Sunday, July 7, 2013

Modeling Applications in VS 2012

Designing Systems with a stable architecture is always challenging. But it is one of the most interesting tasks personally I find as a developer, it is where we can improve both technical knowledge & analytical skills.

VS 2012 has come with some new rich tools for modeling the applications to make sure , it meets the user requirements. This tools can be used to visualize the code to understand its structure, relationships, and behavior in a more effective manner. It provides us the facility of create models in different levels :-

  • Track requirements
  • Track Tasks
  • Test cases
  • bugs


Types of Models


1. Dependency Graph

This diagrams shows how your code is been organized & it’s dependencies. This is very useful to identify the code base without going through code lines. You can create a dependency graph for the whole solution & then dig in to the small levels of the assemblies as follows.



2. Layer Diagram

Layer diagram let us to create logical grouping of the Visual studio solutions items. ( projects, classes). Using the layer diagrams you can group you solutions also can visualize the dependencies between the objects in different layers.


You can validate you architecture using layer diagram & generate a report so you can see the failing points. following diagram shows a sample validation report.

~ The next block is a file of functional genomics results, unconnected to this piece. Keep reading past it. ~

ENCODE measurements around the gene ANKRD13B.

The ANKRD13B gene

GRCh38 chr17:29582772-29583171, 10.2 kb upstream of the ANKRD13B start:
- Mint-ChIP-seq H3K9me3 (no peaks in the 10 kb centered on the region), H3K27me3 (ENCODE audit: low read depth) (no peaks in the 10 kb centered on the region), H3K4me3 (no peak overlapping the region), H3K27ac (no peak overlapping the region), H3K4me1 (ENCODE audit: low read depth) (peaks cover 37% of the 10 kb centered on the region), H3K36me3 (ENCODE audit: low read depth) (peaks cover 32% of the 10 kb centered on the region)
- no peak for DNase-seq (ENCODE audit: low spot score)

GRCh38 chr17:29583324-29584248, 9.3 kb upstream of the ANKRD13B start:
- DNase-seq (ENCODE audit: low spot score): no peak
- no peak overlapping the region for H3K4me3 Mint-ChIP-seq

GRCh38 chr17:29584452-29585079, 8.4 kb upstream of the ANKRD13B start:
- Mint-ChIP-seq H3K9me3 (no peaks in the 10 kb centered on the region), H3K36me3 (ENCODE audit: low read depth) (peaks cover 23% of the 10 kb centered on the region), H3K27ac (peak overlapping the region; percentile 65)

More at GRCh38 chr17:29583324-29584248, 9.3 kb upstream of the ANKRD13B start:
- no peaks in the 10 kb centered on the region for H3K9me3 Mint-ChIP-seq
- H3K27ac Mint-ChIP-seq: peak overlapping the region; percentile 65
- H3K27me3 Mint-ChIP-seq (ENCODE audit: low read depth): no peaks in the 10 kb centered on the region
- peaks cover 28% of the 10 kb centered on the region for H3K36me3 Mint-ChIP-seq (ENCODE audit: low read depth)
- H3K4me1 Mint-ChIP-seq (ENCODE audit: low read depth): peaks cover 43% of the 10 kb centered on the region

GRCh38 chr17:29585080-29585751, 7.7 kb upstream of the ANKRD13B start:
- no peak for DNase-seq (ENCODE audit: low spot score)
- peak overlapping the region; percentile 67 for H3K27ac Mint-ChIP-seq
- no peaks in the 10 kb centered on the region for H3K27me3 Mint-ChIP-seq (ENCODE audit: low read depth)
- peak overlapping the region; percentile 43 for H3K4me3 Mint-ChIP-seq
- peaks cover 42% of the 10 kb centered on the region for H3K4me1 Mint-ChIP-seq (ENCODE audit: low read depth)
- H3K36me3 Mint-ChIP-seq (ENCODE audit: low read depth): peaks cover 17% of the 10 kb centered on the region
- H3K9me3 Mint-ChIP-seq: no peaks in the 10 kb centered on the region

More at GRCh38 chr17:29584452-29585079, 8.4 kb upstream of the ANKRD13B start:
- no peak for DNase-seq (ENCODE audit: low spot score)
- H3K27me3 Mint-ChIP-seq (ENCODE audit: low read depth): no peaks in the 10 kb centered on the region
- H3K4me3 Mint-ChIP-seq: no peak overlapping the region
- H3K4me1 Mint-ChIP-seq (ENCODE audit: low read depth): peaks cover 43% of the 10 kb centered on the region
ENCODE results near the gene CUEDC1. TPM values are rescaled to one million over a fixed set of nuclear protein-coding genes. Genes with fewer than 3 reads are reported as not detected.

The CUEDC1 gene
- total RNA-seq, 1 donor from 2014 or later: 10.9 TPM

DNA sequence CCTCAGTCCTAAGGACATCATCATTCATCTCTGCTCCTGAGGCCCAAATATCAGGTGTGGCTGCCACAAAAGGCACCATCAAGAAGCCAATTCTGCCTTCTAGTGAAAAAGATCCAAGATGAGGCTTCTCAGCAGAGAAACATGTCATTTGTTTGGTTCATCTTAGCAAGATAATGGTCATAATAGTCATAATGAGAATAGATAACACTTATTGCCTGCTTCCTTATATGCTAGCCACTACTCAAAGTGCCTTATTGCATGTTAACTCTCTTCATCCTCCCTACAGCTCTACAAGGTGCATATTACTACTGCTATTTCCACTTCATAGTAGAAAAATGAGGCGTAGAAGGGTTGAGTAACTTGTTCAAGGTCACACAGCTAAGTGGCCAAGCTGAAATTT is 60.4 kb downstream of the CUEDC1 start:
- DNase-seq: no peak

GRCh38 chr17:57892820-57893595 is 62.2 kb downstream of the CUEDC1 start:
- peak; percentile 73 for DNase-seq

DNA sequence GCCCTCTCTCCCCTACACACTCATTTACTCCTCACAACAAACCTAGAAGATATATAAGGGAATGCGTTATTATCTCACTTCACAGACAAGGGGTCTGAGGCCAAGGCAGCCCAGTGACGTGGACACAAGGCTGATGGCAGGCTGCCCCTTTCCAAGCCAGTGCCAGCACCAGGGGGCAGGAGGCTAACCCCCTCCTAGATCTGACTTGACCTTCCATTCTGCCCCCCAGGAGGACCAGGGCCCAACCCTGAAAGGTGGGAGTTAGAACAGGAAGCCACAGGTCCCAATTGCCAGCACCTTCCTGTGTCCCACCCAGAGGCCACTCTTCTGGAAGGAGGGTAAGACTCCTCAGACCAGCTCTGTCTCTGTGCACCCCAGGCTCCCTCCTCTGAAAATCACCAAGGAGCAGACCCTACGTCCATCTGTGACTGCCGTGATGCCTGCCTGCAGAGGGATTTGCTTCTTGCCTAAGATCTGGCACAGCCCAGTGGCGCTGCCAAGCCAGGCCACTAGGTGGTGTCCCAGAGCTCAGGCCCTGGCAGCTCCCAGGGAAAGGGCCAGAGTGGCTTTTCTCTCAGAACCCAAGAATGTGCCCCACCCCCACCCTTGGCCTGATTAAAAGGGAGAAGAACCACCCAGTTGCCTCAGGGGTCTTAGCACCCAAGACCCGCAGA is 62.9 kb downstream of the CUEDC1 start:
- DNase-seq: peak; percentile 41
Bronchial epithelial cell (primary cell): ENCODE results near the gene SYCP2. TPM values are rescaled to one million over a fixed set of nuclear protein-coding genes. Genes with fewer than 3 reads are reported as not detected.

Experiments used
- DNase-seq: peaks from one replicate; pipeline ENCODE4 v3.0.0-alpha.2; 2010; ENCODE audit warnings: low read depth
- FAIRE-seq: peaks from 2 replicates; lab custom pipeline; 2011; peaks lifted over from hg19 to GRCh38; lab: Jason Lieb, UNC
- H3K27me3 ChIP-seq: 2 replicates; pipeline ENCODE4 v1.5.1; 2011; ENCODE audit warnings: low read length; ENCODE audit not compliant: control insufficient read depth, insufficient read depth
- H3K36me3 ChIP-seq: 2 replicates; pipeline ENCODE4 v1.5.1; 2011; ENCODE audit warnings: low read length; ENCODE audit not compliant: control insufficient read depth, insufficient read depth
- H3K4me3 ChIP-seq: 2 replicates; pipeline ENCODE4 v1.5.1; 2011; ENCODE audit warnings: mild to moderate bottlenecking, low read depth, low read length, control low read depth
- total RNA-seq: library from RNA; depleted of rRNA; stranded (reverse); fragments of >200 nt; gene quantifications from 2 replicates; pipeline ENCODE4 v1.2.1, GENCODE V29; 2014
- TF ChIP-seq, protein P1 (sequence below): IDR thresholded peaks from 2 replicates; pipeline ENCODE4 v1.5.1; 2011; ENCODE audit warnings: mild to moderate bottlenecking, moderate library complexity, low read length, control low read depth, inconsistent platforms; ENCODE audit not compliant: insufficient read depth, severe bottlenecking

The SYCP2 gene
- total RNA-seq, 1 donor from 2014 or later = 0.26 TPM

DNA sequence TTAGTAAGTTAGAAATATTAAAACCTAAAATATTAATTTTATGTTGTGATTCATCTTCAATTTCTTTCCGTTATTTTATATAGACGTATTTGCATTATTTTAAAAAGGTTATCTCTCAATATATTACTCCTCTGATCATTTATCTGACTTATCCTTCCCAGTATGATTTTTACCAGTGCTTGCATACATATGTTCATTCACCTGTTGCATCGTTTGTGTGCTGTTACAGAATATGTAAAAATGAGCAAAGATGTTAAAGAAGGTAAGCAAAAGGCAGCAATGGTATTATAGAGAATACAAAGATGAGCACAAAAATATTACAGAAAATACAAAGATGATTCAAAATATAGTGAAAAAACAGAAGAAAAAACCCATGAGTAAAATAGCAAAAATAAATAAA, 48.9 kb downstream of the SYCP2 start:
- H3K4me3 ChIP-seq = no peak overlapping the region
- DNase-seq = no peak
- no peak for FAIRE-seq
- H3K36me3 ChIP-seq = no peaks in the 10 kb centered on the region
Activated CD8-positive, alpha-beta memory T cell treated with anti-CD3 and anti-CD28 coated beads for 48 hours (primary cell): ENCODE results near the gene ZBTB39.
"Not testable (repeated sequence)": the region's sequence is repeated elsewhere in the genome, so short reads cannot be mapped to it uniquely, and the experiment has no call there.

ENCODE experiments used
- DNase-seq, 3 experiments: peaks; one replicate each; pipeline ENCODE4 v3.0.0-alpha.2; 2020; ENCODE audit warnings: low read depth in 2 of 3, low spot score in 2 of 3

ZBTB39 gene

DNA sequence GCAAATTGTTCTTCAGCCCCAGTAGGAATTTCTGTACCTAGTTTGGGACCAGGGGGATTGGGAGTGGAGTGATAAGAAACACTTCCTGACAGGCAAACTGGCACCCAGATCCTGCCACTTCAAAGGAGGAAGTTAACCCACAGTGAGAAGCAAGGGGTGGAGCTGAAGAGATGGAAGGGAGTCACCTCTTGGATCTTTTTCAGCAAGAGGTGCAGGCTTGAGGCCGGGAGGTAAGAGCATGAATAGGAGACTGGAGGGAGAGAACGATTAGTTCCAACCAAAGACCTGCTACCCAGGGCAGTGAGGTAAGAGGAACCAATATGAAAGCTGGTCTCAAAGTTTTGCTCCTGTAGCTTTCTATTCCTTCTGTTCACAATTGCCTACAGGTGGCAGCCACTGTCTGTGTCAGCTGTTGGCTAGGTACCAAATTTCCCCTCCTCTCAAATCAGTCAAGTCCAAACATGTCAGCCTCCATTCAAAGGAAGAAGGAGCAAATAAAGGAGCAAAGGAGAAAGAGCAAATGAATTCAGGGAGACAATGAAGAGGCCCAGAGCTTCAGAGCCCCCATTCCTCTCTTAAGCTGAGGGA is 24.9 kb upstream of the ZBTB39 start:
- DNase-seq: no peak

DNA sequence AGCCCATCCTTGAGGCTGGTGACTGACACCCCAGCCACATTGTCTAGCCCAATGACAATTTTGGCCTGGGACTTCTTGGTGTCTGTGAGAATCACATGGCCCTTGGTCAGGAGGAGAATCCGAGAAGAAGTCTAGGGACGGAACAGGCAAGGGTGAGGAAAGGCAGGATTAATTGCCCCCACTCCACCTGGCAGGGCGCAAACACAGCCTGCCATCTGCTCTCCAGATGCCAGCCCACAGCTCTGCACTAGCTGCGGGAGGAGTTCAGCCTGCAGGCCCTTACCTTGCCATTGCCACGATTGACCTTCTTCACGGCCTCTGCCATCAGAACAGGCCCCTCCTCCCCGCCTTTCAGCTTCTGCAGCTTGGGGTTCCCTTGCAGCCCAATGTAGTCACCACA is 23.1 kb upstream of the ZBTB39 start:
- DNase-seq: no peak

3. UML Model

Now you can use visual studio to create UML Diagrams so that you can clarify, understand & communicate your code design & user requirements.

  • Class Diagram
  • Use Cases
  • Activity Diagram
  • Sequence Diagram
  • Component Diagrams


4.Code-Based sequence Diagram

There are situations where we are assigned to projects which has been developed for several months & we are asked to do some modifications. It is always challenging & time consuming to understand the code & understand he flow of it by going through the code lines. Using visual studio you can generate sequence diagrams of a existing code so that you can easily visualize the flow of the method calls.

5. Domain-specific language (DSL)

A domain-specific language is a notation, usually graphical, that is designed to be used for a particular purpose. By contrast, languages such as UML are general-purpose. In a DSL, you can define the types of model element and their relationships, and how they are presented on the screen.

For more Information :


I will describe about this tools in more detail in my next posts.

Happy Modeling !!!!!

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